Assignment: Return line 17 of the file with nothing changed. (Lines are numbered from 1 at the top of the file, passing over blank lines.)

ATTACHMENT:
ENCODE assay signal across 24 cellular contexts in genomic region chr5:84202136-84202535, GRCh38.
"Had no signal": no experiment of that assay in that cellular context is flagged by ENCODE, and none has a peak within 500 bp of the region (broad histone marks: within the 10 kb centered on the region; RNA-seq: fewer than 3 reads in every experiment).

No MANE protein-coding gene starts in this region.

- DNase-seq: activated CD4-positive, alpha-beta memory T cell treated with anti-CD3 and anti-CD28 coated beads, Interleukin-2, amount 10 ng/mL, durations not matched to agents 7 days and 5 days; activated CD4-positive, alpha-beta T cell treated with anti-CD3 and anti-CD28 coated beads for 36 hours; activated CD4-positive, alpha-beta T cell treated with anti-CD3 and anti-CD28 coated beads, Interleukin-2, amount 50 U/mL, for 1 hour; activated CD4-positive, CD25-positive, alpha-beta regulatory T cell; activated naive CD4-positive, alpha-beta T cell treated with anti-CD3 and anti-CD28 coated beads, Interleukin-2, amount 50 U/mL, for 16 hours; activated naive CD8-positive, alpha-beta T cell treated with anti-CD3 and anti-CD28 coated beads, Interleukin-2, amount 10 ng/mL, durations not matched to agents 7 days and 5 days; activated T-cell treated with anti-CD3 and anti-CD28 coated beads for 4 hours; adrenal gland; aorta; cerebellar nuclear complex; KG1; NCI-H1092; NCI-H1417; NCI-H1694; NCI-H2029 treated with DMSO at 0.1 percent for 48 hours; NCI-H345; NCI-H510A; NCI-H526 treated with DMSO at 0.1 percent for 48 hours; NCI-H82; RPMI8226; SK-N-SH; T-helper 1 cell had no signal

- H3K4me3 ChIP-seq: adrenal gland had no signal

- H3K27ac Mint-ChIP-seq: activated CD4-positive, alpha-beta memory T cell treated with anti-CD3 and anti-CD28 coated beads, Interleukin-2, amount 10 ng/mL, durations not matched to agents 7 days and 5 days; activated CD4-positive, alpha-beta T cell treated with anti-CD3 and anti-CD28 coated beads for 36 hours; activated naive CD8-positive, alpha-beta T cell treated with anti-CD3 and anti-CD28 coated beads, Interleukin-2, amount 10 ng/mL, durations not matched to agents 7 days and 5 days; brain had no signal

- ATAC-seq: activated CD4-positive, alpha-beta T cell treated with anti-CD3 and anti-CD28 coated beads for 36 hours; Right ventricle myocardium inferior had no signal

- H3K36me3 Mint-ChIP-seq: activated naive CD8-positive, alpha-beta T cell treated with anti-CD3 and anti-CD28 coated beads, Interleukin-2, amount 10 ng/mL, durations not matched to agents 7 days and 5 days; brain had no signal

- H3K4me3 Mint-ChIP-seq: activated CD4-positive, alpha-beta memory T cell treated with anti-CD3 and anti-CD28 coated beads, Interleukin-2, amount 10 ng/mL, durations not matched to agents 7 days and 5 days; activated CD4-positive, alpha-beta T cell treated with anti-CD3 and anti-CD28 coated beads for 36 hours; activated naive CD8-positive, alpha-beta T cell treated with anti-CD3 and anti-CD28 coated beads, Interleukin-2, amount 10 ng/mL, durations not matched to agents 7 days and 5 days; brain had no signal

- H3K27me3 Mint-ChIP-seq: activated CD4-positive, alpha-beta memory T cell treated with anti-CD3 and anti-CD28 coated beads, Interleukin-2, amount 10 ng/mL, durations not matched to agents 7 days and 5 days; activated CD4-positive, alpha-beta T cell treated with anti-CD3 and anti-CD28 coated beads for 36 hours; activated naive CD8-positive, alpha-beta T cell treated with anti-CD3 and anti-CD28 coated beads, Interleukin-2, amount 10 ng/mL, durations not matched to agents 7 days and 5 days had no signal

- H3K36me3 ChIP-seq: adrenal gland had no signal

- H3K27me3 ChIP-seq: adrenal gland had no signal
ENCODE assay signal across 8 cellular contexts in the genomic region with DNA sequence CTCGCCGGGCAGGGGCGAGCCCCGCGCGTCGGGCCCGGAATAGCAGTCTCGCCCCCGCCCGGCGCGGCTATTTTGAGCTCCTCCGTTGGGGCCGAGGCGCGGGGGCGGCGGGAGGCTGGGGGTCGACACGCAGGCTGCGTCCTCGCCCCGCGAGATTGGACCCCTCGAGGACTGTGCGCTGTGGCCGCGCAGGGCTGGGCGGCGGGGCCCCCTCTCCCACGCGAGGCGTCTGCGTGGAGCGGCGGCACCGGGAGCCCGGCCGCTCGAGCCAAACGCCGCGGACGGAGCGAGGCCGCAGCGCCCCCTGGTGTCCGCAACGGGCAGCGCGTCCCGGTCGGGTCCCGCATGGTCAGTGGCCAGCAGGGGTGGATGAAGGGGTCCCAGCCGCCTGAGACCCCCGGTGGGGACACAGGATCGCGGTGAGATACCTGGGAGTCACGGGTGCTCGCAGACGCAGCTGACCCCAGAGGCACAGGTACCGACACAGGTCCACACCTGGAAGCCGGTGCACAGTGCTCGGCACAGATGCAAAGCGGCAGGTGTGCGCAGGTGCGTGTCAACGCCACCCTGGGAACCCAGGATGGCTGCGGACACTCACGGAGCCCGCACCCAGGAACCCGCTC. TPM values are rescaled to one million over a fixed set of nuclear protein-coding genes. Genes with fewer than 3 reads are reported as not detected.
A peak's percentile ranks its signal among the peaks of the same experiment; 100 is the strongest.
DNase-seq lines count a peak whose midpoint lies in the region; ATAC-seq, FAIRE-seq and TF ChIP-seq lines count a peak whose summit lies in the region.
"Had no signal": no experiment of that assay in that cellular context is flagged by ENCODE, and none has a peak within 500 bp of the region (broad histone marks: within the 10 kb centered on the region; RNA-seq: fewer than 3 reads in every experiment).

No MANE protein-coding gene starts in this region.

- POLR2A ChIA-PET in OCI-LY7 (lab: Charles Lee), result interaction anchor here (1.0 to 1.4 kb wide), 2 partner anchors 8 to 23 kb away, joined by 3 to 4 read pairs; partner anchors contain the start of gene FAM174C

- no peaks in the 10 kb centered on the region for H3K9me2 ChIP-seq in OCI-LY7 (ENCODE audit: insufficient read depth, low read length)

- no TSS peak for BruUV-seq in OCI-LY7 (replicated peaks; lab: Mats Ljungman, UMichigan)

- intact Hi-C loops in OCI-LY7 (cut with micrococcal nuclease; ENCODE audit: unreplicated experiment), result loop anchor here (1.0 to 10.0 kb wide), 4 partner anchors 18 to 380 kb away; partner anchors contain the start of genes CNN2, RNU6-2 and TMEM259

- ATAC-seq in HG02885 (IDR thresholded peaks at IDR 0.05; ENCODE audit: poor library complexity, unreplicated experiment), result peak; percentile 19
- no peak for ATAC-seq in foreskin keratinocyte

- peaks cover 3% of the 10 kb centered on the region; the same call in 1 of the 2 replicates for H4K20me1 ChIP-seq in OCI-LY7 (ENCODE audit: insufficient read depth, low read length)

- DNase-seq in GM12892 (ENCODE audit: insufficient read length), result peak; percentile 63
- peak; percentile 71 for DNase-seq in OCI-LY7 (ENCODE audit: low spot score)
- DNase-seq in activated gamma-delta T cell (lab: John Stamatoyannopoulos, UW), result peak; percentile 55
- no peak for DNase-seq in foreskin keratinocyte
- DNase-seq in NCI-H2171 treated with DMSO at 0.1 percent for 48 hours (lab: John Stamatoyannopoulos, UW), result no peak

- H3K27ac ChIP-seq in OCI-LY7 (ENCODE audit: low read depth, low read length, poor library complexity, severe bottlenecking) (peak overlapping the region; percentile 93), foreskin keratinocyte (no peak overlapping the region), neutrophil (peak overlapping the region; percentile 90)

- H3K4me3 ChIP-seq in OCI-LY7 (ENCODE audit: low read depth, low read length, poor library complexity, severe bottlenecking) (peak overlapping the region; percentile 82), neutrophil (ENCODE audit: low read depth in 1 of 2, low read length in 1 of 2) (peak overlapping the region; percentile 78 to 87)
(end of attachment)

No MANE protein-coding gene starts in this region.